Alexa Middelaer is obviously the poster child for B.C.’s impaired-driving regime. The four-year-old was killed in heartbreaking circumstances in 2008.
Her name became directly associated with the restructuring of impaired-driving laws as a direct result of her parents’ efforts. They launched a successful public campaign to force change. The overhaul took effect in 2010 and is known in some quarters as Alexa’s law.
It was introduced while the case against the driver who ran over the little girl was still working its way through the courts. And the story of that process makes it clear that it’s Alexa’s law in more ways than one.
It’s not just that an innocent little girl was killed while feeding a horse beside a fence off the side of the road. It’s that the subsequent prosecution of the case illustrated how tortuously long, complicated and expensive it can be to secure convictions and impose penalties on impaired drivers.
The essential point of the overhaul was to move away from the courts entirely. So the change effectively decriminalized impaired driving. Not in the sense that it relaxes the government’s approach. It’s more that the authorities can bring down severe arbitrary consequences on suspects without having to bother with the overloaded, balky court system.
Drunk driving can be handled for the most part by police and the superintendent of motor vehicles now, with automatic penalties and a limited appeal process. The system can impose thousands of dollars worth of fines and impounding fees, levy suspensions and require expensive interlock ignition systems in just weeks.
Contrast that with what happened to Carol Berner, the woman who ran over Alexa Middelaer. It happened in May 2008 in Delta.
By the first anniversary of the death, mother Laurel Middelaer was publicly forecasting that people tracking the case would see “the ridiculously high burden of proof required ... the lengthy amount of time that it takes to bring this about, the lack of sentencing and the overriding notion that it’s OK for people not to take responsibility for their actions.”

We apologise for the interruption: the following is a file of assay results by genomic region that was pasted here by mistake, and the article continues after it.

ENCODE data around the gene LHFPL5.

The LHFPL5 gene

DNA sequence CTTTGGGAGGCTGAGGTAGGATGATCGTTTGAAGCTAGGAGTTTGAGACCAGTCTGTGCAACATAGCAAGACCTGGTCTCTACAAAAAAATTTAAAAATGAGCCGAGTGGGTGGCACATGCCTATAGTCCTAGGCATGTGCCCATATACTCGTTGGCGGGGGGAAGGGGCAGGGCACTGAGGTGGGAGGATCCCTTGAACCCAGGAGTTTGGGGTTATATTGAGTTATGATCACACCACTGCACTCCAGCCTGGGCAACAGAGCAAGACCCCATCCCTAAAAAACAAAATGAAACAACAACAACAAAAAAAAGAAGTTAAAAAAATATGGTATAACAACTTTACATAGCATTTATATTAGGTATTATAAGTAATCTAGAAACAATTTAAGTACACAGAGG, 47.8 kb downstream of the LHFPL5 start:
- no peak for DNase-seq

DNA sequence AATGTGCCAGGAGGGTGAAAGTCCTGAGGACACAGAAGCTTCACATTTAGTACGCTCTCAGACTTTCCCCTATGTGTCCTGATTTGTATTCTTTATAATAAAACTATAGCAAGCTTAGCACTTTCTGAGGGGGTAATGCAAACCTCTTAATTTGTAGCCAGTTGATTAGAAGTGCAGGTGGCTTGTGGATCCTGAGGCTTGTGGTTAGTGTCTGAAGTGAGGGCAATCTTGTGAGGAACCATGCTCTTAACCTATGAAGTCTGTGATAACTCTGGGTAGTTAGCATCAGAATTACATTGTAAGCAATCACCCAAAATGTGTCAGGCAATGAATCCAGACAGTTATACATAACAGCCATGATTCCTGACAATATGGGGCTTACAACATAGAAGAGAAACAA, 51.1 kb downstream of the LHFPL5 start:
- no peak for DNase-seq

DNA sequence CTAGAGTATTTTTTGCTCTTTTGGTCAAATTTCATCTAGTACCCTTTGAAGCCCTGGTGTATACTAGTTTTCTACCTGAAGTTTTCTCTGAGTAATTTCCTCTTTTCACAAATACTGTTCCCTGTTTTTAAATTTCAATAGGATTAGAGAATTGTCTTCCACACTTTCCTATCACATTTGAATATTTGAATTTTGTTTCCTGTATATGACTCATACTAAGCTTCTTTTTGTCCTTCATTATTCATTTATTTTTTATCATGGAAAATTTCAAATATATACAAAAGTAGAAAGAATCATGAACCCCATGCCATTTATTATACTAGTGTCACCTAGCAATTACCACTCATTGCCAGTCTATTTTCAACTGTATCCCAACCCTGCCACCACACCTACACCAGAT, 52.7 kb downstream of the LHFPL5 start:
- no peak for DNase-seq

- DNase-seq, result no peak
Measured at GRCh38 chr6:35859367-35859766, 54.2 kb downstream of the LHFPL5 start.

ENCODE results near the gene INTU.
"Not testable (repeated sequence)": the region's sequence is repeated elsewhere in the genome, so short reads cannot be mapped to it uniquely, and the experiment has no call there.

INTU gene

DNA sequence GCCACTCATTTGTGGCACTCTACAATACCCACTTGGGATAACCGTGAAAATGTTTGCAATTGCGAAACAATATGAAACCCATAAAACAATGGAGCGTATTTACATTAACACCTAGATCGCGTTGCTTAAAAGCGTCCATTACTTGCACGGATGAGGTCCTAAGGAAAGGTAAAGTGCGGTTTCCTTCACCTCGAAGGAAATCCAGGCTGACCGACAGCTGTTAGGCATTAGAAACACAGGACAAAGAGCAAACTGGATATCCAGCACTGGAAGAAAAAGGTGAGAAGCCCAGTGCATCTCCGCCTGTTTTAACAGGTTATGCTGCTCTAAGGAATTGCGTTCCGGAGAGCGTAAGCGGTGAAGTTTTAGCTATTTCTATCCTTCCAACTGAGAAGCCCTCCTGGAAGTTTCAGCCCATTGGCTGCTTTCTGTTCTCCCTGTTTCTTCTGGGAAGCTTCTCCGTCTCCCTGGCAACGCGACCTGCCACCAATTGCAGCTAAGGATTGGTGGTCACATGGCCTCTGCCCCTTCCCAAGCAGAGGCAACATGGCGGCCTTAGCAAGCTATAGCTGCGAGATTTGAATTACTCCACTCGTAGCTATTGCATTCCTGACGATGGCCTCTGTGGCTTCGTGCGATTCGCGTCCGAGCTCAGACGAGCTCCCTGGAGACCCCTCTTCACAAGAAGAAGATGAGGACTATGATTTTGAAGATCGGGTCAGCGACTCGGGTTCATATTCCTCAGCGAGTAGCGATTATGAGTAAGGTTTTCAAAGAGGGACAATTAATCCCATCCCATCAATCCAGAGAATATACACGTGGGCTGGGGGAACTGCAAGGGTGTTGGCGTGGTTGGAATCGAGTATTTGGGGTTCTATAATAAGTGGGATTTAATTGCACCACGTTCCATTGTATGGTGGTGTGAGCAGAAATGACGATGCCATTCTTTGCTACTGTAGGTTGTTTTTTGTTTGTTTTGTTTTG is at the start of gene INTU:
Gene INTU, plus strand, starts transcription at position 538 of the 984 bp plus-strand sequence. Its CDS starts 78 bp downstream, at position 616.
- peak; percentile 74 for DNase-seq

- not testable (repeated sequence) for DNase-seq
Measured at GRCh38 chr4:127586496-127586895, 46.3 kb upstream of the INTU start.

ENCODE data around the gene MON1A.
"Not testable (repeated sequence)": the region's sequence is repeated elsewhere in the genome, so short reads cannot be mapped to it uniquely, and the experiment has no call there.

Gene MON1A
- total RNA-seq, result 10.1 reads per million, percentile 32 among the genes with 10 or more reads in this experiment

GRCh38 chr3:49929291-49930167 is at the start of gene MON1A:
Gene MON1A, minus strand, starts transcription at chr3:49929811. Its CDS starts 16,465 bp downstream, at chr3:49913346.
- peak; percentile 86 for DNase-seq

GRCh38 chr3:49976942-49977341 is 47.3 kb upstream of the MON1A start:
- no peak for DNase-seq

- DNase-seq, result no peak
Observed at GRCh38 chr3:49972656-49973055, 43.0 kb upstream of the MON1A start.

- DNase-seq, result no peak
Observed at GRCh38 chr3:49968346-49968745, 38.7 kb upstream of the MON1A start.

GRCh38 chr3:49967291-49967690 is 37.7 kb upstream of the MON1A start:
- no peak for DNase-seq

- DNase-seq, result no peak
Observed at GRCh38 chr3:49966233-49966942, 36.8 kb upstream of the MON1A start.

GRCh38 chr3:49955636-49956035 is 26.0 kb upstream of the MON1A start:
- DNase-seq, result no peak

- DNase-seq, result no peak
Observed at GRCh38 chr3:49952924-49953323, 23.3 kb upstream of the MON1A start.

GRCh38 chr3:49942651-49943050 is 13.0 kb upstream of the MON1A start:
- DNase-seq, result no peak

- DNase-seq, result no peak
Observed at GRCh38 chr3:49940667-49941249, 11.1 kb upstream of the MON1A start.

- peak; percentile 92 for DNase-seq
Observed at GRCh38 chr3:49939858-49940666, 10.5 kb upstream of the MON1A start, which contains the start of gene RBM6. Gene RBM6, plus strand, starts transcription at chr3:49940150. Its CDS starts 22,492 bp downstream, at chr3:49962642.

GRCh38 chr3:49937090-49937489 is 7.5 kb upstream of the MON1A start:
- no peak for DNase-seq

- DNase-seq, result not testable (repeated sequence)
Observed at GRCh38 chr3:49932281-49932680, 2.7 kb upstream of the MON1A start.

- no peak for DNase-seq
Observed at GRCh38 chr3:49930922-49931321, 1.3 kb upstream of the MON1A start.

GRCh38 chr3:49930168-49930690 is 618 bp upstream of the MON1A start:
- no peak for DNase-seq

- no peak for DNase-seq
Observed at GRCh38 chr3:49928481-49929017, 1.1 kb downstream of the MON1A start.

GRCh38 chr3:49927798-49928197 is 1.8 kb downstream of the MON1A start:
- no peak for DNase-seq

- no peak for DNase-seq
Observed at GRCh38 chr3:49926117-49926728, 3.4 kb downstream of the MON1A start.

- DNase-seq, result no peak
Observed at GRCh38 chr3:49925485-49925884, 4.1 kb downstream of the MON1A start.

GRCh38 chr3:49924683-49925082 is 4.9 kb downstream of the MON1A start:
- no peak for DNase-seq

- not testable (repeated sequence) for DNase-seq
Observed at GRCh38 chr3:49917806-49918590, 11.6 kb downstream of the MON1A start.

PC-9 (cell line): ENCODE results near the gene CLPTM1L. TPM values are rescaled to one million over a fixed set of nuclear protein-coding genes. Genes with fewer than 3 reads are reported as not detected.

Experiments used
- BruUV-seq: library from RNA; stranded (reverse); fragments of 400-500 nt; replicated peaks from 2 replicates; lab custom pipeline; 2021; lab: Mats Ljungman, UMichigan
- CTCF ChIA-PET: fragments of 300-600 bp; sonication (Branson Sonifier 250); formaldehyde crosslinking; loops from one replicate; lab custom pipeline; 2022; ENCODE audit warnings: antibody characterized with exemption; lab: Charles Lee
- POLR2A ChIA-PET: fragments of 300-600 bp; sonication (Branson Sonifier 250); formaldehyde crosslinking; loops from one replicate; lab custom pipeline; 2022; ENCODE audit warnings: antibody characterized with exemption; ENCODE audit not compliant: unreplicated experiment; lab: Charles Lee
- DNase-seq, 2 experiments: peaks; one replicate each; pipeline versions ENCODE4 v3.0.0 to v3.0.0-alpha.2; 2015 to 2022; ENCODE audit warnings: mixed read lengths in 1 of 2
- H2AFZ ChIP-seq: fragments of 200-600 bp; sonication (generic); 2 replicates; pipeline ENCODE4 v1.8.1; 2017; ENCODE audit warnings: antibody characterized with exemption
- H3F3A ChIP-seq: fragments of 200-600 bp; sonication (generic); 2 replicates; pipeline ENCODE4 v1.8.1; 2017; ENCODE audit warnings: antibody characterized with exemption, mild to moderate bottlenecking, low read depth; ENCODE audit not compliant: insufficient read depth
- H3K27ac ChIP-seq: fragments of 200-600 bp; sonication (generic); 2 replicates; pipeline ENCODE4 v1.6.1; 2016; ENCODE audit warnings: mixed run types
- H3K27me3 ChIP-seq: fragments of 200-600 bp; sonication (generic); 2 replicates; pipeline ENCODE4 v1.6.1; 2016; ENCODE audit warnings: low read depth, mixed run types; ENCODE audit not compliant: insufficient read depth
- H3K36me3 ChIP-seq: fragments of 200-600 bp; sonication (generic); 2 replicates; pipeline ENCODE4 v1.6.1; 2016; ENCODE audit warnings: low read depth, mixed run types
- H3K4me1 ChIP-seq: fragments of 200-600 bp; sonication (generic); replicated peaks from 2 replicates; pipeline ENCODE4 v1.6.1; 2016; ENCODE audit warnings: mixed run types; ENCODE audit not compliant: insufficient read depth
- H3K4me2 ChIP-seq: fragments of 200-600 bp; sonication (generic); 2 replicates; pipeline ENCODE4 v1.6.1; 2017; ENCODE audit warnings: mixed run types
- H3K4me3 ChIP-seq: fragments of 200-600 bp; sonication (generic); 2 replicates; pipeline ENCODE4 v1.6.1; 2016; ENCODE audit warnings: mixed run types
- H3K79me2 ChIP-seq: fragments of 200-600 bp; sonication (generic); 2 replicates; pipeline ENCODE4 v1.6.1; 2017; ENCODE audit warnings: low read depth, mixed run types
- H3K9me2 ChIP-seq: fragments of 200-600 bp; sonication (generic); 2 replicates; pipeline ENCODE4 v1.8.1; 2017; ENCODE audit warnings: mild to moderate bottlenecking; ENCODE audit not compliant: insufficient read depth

Berner got a 24-hour suspension immediately. After that, she was allowed to keep her licence as the court process commenced, although she reportedly chose not to drive. After she pleaded not guilty, it took two years for her case to get to court.
It was a complicated month-long trial. One of the oddities was that Berner never blew over .08. She registered a fail reading on the screening device, but was under the limit when the breathalyzer was administered hours later.
She admitted to drinking some wine. But police staged an elaborate sting operation months after the fatality. Undercover police befriended her and eventually testified that she admitted to three glasses of wine.
That was part of the evidence that resulted in a conviction, in July 2010. She was sentenced that November to 30 months in jail, and banned from driving for five years.
She appealed the conviction and the sentence two weeks later and was granted bail. The appeal was heard in 2011 and dismissed in November 2012. Berner sought leave to appeal to the Supreme Court of Canada. The court declined to hear the case in March 2013, which marked the merciful end of the line as far as process is concerned.
She started serving her sentence and by the conventional standards of parole eligibility, might be finished or near the end of it by now.
Father Michael Middelaer made the harrowing observation on the day the highest court declined the case that the process had taken five years, longer than his daughter had lived.
It was Alexa’s death that galvanized her parents to campaign for the change. The long, grinding process against the driver validated the need for the change.
The trade-offs are still being assessed. Drunk drivers are processed confidentially, so there’s no public record to rely on. People who contest the charges have very limited rights to appeal.
But the new system has processed 60,000 cases in the last three years and the 52 per cent drop in fatalities seems to be winning the day.